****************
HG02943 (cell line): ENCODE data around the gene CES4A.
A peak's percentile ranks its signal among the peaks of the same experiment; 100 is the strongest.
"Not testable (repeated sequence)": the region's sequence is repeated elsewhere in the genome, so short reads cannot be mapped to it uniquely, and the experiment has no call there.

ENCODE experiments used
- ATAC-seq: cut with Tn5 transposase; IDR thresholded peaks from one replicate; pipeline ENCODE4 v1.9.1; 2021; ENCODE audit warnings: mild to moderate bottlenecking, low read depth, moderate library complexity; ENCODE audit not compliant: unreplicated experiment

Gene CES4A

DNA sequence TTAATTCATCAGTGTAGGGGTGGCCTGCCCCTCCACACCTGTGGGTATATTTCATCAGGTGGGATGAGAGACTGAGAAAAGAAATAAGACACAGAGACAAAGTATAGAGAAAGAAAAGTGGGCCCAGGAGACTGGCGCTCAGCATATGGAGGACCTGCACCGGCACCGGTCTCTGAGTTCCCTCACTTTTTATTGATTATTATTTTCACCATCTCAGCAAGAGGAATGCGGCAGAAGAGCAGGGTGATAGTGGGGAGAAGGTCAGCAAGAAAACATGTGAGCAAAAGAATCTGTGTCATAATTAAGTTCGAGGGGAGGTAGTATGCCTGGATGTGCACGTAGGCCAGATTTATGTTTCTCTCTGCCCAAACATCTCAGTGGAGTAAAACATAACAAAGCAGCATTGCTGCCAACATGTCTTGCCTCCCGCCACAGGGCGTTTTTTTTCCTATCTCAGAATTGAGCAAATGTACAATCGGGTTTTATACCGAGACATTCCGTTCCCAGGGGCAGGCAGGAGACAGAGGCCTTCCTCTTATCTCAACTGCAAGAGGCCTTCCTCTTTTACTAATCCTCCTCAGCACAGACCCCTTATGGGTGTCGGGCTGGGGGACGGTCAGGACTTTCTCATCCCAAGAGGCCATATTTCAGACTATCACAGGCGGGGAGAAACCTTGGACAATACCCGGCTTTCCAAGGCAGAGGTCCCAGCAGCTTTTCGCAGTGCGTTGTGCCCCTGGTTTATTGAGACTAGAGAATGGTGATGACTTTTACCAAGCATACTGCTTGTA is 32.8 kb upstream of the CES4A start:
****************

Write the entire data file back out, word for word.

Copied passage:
HG02943 (cell line): ENCODE data around the gene CES4A.
A peak's percentile ranks its signal among the peaks of the same experiment; 100 is the strongest.
"Not testable (repeated sequence)": the region's sequence is repeated elsewhere in the genome, so short reads cannot be mapped to it uniquely, and the experiment has no call there.

ENCODE experiments used
- ATAC-seq: cut with Tn5 transposase; IDR thresholded peaks from one replicate; pipeline ENCODE4 v1.9.1; 2021; ENCODE audit warnings: mild to moderate bottlenecking, low read depth, moderate library complexity; ENCODE audit not compliant: unreplicated experiment

Gene CES4A

DNA sequence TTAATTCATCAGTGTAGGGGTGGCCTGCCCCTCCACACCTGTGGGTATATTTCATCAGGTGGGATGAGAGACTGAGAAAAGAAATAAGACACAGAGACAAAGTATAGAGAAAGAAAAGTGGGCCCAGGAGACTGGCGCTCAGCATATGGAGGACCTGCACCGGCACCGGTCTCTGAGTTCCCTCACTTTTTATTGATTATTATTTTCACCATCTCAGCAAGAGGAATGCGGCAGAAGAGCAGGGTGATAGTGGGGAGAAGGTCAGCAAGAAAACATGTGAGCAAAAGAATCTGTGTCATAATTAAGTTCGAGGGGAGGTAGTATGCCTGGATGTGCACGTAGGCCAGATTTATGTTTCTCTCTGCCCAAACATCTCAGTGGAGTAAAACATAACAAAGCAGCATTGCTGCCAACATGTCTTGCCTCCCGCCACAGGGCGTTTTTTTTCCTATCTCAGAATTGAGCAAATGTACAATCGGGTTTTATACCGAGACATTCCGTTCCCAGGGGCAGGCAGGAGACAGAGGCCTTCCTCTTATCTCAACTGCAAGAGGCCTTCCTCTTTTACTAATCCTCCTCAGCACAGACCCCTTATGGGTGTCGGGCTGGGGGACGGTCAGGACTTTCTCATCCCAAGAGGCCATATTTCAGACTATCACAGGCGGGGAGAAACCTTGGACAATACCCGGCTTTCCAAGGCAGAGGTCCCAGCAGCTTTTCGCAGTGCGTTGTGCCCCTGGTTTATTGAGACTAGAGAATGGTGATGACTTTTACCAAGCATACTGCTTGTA is 32.8 kb upstream of the CES4A start: